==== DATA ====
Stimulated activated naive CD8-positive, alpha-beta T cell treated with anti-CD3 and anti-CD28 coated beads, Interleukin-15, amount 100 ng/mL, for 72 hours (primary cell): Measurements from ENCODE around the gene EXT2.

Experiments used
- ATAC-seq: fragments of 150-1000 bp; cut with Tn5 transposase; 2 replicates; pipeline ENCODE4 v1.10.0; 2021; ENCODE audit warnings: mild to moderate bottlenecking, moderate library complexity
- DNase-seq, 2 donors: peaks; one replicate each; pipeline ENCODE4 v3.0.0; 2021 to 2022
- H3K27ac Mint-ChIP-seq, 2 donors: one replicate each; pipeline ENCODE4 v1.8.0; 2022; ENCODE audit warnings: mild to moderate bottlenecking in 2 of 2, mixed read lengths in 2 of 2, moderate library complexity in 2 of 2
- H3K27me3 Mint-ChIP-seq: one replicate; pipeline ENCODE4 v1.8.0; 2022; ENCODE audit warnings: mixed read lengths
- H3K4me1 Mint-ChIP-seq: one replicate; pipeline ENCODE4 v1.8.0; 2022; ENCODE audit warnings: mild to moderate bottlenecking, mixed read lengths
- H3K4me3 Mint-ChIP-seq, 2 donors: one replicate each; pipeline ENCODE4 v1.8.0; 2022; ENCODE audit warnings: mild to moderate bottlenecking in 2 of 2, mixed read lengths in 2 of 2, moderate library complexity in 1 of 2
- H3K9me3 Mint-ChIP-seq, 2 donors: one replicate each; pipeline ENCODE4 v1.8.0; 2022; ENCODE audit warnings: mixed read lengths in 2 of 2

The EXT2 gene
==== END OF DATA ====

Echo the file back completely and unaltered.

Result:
Stimulated activated naive CD8-positive, alpha-beta T cell treated with anti-CD3 and anti-CD28 coated beads, Interleukin-15, amount 100 ng/mL, for 72 hours (primary cell): Measurements from ENCODE around the gene EXT2.

Experiments used
- ATAC-seq: fragments of 150-1000 bp; cut with Tn5 transposase; 2 replicates; pipeline ENCODE4 v1.10.0; 2021; ENCODE audit warnings: mild to moderate bottlenecking, moderate library complexity
- DNase-seq, 2 donors: peaks; one replicate each; pipeline ENCODE4 v3.0.0; 2021 to 2022
- H3K27ac Mint-ChIP-seq, 2 donors: one replicate each; pipeline ENCODE4 v1.8.0; 2022; ENCODE audit warnings: mild to moderate bottlenecking in 2 of 2, mixed read lengths in 2 of 2, moderate library complexity in 2 of 2
- H3K27me3 Mint-ChIP-seq: one replicate; pipeline ENCODE4 v1.8.0; 2022; ENCODE audit warnings: mixed read lengths
- H3K4me1 Mint-ChIP-seq: one replicate; pipeline ENCODE4 v1.8.0; 2022; ENCODE audit warnings: mild to moderate bottlenecking, mixed read lengths
- H3K4me3 Mint-ChIP-seq, 2 donors: one replicate each; pipeline ENCODE4 v1.8.0; 2022; ENCODE audit warnings: mild to moderate bottlenecking in 2 of 2, mixed read lengths in 2 of 2, moderate library complexity in 1 of 2
- H3K9me3 Mint-ChIP-seq, 2 donors: one replicate each; pipeline ENCODE4 v1.8.0; 2022; ENCODE audit warnings: mixed read lengths in 2 of 2

The EXT2 gene